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Farmer Stories

Windy Heights Farm

Anita and Gerard Walsh, and their son, Gerry, run Windy Heights Farm on the Northeast Avalon Peninsula, NL. We talked with Anita about their growing enterprise and specialty products.

Tell us about your farm:

We purchased the 400 acre farm in 2018. It had been in sod and hay for a long time; we’re slowly transitioning to an active mixed farm with crops and livestock and a specialty mushroom operation. In the cold and foggy NL climate, we figured it would be a good idea to have some year-round indoor production so we’ve been putting a lot of energy into getting the indoor mushroom space upgraded. Gerard and Gerry fabricated some of the materials and we’ve been teaching ourselves about mushroom production. Once the expansion is complete and we’re fully up and running we’ll have capacity to grow 1000 lb of mushrooms per week. We’re also looking at processing the medicinal properties of lion's mane and slower growing red reishi into powders and tinctures. 

In the fields we’re expanding the pastureland so we can do more intensive rotation to build the soil and sequester carbon. We raise Belted Galloway cattle and Mangalitsa pigs (a.k.a. Lard pigs), both are heritage breeds adapted to colder windy climates. We also raise small flocks of Bresse chickens which are favoured in restaurants. We’re slowly expanding the market garden. The soil is pretty rocky and shallow so we’ve been working to build it up with animal compost and mushroom block compost. In some places we’ve now got 6-8 inches of soil where there was mostly gravel before. We’ve started to grow vegetables in a caterpillar tunnel. Our greenhouse was destroyed in Hurricane Oliver but the tunnel seems to do well in our windy conditions.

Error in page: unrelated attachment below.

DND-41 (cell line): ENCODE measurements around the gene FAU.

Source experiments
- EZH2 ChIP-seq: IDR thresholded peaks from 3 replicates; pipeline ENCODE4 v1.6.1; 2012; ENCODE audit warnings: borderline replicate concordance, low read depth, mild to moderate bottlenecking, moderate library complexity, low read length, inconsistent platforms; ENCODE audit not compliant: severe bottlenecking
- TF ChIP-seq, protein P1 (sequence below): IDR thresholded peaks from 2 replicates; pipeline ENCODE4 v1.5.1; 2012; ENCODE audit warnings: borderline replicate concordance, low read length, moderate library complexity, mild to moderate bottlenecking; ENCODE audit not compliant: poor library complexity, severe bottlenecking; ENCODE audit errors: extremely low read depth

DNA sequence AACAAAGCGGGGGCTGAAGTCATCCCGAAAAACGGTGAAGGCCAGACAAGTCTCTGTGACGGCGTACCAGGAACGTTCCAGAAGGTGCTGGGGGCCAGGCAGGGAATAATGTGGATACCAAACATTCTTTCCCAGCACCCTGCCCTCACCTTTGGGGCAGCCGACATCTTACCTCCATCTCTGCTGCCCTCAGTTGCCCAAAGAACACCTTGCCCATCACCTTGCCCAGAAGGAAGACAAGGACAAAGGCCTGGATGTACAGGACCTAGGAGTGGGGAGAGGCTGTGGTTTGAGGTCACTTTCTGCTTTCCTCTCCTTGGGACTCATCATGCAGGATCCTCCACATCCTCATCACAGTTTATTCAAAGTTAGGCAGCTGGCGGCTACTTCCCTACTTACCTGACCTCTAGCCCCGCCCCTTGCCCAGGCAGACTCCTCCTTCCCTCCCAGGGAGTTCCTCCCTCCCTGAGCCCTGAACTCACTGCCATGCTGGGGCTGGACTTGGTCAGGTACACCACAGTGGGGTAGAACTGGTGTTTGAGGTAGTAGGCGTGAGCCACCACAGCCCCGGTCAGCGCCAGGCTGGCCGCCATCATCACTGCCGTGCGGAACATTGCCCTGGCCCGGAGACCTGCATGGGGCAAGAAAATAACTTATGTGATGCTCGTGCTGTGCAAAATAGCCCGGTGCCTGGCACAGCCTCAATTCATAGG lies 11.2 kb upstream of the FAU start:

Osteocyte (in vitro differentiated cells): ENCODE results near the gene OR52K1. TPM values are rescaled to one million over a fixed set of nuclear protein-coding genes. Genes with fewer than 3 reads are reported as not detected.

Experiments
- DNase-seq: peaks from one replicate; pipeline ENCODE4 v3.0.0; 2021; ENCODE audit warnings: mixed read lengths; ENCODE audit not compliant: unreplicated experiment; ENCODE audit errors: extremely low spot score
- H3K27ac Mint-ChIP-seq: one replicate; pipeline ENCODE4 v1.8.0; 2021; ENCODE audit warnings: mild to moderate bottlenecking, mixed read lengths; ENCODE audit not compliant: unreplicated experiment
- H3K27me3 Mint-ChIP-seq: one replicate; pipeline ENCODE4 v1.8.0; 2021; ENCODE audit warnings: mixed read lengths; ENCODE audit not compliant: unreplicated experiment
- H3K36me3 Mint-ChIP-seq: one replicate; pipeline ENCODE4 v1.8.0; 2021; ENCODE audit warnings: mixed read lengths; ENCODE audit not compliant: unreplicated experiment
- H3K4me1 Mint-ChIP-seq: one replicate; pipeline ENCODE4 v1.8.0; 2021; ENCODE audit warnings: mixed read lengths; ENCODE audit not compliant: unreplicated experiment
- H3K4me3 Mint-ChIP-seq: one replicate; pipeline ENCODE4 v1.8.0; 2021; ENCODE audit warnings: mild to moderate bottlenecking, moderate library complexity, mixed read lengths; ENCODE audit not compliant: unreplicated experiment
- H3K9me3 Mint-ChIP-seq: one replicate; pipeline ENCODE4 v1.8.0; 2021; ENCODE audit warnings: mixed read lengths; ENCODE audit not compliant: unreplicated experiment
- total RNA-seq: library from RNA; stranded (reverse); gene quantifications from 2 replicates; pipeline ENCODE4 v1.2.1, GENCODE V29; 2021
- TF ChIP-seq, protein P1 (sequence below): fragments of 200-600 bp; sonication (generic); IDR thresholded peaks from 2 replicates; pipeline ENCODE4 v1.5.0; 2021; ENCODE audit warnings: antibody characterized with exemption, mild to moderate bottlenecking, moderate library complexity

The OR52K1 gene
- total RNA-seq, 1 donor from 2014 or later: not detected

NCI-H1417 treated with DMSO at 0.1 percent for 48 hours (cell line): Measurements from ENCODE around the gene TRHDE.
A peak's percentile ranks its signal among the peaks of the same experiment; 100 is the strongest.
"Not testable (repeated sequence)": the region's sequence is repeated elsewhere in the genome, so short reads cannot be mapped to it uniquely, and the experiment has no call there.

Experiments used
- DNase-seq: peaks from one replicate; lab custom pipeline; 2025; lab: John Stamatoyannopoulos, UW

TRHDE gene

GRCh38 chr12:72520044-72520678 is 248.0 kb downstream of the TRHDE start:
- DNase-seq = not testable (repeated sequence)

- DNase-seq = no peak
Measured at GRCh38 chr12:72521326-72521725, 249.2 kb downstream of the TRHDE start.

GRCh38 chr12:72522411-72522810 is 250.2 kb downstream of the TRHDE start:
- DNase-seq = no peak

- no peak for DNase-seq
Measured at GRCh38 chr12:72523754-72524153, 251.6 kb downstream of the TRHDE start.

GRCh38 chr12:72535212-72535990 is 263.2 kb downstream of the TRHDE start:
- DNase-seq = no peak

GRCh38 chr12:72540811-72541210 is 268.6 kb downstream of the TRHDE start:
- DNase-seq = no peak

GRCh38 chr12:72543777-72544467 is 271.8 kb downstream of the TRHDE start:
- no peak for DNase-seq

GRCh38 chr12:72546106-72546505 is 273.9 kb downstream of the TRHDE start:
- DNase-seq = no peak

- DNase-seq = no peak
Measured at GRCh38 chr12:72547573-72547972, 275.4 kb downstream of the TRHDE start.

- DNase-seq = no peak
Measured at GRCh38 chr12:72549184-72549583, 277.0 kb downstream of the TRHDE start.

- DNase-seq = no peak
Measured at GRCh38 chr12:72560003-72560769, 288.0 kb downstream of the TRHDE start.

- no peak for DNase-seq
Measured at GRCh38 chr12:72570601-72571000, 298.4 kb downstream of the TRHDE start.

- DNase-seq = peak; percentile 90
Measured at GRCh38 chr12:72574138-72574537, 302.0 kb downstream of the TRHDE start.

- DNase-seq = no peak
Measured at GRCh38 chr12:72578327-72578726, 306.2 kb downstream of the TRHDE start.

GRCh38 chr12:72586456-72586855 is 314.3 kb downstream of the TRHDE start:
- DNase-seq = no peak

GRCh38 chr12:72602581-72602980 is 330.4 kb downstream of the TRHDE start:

Why did you become certified organic?

We aren’t certified organic but we follow organic principles and regenerative practices. We found that our NL customers aren’t necessarily looking for organic certification. With so much work to do with getting the farm up and running - building soil, running livestock, the new mushroom operation - we haven’t had time for paperwork and bureaucracy. Once things get established, we may look at certification for exporting our mushroom products. 

What’s been your biggest challenge?

Politics! From neighbours questioning our regenerative methods to provincial funding timelines that are unrealistic for working farmers. Red tape that slows us down is definitely a challenge! 

What gets you out of bed in the morning?

Working with family, working the land, working independently, doing what we care about and what we believe is right. Also, we need to feed the chickens!

Where to buy:

We sell through a CSA that combines produce from three farms in the area. Right now we’re  supplying mainly mushrooms but we also contribute vegetables as they become available. We also sell through the Killick Coast Food Hub, a new online collaborative marketing initiative.  

You can find out more on the Windy Heights Farm website or listen to a podcast about the farm on Fit to Eat: the NL Farm and Food Show, Fit To Eat S3E31 Windy Heights Farm